Sure, politicians have long been called out for hypocrisy. But during a pandemic that’s forced millions into seclusion and left many without paychecks, such actions can feel like a personal insult — reinforcing the idea “that some people just don’t have to follow the rules while the rest of us do,” says Rita Kirk, a professor of communications at Southern Methodist University.
And that, in turn, hints at even deeper questions.
In a monarchy, a king or queen is special, born to the role, cast as above the rest. In a dictatorship, the ruler often takes more spoils than the ruled. But in a democratic society, where leaders are drawn from among the very people who must abide by their decisions, what happens when those in charge act in ways that suggest they’re above those who are not?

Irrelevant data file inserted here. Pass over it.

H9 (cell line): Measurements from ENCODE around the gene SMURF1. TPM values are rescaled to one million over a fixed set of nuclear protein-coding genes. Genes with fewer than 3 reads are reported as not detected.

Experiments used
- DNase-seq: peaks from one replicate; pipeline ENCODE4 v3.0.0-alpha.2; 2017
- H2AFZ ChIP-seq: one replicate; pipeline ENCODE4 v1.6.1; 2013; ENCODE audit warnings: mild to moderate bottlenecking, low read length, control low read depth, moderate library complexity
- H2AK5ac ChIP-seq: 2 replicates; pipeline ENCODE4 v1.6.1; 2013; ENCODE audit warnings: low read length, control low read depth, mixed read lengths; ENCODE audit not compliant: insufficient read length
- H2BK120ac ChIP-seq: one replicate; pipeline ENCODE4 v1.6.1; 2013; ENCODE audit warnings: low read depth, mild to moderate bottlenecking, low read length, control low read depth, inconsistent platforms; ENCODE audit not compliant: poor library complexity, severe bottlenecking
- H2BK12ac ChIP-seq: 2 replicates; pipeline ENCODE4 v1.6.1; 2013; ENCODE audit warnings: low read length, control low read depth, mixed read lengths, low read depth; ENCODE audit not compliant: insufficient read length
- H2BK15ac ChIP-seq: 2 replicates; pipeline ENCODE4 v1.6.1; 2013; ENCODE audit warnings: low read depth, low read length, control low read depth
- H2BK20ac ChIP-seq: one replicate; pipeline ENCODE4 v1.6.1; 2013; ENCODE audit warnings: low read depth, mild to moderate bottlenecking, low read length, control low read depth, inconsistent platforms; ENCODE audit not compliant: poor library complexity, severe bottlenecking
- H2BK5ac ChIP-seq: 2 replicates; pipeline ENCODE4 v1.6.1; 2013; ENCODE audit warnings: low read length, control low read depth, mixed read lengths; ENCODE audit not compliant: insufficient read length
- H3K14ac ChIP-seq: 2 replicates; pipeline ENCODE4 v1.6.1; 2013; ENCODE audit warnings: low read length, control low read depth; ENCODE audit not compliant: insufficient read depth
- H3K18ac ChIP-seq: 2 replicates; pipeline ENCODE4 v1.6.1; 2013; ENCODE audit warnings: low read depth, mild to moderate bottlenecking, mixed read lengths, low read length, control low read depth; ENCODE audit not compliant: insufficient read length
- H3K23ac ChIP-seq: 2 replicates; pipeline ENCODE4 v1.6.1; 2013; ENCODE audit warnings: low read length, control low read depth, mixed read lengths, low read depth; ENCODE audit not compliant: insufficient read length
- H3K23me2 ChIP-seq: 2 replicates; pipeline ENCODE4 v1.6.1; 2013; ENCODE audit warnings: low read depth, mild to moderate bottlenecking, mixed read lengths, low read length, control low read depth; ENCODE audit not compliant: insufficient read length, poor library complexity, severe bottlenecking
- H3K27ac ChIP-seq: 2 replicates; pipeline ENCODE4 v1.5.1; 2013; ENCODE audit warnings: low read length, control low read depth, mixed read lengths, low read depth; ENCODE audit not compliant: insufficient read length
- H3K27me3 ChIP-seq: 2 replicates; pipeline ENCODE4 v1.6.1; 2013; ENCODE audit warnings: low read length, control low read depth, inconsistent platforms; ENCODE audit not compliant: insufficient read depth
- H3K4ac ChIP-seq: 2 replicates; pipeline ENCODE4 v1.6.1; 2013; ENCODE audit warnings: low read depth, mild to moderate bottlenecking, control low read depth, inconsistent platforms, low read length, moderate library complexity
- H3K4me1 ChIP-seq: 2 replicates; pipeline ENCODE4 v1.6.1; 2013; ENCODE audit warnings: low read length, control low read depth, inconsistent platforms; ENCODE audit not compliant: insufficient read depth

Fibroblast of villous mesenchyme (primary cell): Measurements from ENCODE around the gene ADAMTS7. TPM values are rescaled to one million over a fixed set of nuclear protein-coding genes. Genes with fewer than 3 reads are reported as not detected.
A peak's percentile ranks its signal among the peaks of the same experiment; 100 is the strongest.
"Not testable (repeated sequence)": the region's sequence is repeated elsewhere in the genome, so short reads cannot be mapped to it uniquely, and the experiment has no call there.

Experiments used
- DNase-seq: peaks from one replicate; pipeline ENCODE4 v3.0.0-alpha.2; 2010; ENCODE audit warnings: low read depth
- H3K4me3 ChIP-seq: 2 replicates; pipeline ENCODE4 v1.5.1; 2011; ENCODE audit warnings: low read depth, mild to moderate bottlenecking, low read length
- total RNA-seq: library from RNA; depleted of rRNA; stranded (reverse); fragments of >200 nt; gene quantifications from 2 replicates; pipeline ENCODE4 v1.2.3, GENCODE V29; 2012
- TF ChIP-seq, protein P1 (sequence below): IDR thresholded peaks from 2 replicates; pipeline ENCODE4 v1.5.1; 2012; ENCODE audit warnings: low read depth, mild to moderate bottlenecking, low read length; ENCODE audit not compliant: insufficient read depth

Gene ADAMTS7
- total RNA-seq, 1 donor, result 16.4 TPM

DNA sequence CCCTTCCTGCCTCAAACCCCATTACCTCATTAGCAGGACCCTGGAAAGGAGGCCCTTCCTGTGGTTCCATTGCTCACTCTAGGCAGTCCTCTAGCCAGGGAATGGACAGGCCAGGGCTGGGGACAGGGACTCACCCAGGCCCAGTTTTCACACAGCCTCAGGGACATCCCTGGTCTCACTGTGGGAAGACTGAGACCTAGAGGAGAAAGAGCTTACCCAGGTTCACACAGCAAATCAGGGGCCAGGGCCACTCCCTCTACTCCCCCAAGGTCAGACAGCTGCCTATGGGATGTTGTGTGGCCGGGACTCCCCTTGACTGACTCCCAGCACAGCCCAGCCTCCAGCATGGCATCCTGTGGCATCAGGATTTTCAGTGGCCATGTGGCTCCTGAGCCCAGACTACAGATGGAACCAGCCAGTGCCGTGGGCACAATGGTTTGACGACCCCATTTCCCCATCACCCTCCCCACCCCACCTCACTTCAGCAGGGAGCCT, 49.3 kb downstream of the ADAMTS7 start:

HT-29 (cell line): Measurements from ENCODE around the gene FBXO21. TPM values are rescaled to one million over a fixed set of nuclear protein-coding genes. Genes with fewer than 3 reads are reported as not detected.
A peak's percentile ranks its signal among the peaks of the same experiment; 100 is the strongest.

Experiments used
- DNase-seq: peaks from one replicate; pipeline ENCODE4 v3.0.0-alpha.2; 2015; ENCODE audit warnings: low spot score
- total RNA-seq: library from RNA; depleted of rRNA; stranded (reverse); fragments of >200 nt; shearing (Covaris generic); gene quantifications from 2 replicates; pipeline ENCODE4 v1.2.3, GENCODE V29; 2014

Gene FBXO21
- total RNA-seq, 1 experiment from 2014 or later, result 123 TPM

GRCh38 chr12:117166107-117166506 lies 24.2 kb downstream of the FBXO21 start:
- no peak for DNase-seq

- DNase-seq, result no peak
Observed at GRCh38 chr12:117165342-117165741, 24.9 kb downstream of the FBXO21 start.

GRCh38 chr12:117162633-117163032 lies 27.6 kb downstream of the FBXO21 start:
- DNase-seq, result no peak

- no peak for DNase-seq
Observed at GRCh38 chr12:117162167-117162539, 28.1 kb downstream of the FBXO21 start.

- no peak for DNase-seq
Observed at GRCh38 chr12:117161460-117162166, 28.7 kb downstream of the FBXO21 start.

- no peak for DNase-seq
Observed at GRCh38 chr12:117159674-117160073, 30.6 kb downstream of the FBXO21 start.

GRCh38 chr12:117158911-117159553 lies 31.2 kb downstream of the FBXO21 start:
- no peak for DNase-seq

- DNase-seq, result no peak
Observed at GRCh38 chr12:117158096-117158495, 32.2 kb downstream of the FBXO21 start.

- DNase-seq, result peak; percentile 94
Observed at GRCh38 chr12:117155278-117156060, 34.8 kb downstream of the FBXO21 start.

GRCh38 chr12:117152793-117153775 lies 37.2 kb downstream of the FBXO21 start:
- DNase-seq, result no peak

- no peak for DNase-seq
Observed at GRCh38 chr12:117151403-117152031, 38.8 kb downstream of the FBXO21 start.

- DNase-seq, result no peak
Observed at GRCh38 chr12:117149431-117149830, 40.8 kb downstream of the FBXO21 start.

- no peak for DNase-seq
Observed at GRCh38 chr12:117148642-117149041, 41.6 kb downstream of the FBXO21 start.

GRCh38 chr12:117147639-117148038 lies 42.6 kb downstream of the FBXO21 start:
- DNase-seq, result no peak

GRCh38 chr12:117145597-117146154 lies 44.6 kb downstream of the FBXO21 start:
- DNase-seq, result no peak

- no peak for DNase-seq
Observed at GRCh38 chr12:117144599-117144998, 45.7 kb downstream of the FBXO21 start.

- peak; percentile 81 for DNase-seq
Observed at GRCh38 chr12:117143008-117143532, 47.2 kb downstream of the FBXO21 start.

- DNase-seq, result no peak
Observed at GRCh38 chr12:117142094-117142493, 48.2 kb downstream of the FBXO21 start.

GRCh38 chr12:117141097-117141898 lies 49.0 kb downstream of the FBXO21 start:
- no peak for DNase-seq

It’s easy to see politicians flouting their own rules as a moral failing. They’re entrusted to work toward society’s best interests and serve as an example in a crisis. But pandemic-era hypocrisy has only deepened the polarization in a time already marked by division, emboldening those who doubt the seriousness of the virus and dividing people’s responses based on political affiliations.